Jesus’ weeping was at Lazarus’ home. His friend was dead and he was about to raise him. I’ve always wondered about the cause of his weeping. Was he crying because Lazarus had died . . . because Lazarus sisters partially blamed Jesus for not getting there sooner . . . or was it because Jesus hated to call him back from what had been found beyond the tomb?There is an event, described by Luke (the sermon text), that leaves me wondering if perhaps Jesus wept again. He certainly lamented. Jerusalem, the Holy City, had all but rejected him. The people of the city, like so many others, had heard him and had seen the miraculous things he did; but, in spite of this, they rejected him. This was the city where he, as a twelve year-old boy, had taken his place as a “man” in the Jewish faith. It was here he had dialogued and questioned the leading rabbis. It was here that he had the first awakening of who he was. When his parents realized he had been separated from them and rushed back to find him, his mother chastised him. Well, what mother wouldn’t? He said, “Why were you looking for me? Did you not know that I must be in my Father's house?” (See Luke 2:41-51)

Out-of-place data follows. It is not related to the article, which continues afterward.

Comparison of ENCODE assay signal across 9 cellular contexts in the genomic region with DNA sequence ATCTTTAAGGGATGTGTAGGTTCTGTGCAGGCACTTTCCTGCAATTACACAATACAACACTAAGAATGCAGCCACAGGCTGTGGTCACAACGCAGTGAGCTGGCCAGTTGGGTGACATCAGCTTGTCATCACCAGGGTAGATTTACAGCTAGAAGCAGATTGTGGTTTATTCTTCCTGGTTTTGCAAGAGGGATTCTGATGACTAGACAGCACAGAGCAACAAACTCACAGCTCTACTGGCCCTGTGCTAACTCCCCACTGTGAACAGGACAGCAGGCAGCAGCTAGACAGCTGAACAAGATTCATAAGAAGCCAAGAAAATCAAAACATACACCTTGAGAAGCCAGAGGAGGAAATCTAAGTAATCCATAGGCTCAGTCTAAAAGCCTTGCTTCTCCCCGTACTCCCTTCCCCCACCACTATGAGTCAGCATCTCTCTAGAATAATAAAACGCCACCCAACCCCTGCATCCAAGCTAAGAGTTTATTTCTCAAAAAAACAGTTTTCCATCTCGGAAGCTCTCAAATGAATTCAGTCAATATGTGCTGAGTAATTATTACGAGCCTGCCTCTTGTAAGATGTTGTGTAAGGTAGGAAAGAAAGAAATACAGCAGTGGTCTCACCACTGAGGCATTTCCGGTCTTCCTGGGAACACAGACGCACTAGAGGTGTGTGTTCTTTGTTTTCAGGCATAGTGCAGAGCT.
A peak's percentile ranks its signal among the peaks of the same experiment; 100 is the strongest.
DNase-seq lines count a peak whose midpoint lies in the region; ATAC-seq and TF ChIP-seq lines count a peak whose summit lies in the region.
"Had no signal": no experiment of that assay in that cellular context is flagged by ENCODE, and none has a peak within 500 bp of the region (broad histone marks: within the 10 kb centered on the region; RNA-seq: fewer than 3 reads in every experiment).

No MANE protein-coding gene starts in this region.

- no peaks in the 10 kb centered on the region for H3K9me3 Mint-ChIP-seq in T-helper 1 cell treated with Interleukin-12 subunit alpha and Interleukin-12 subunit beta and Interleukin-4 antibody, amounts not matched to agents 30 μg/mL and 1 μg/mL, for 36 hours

Jesus’ lament over Jerusalem was personal. As the Father’s Son, this was the one place he should have been welcomed. Oh, I know that his message challenged the established faith, but wouldn’t those who were watching for the coming Messiah expect him to challenge them?
It all leads me to wonder if Jesus is weeping still. As he looks down on our houses of worship and our other institutions of faith, what does he see? Have we embraced the Messiah he was? Or have we reshaped him into the Messiah with whom we’re comfortable?Christians make a lot of noise in the public arena. They march and carry signs. They boycott businesses and offices. They do it all because of the evil society the nation has become and the immoral behavior they see. Jesus made his way through the society of his day, even daring to travel into the despised land of the Samaritans and to engage them in dialog. In doing so, he carried no sign but himself. When he lamented, it was not over society as a whole but over the Holy City, the place that was the center of the faith that was his.
Perhaps we lament over the wrong things, places, people, and causes. Perhaps we should look more closely at our own practice of the faith we claim to hold in Jesus’ name.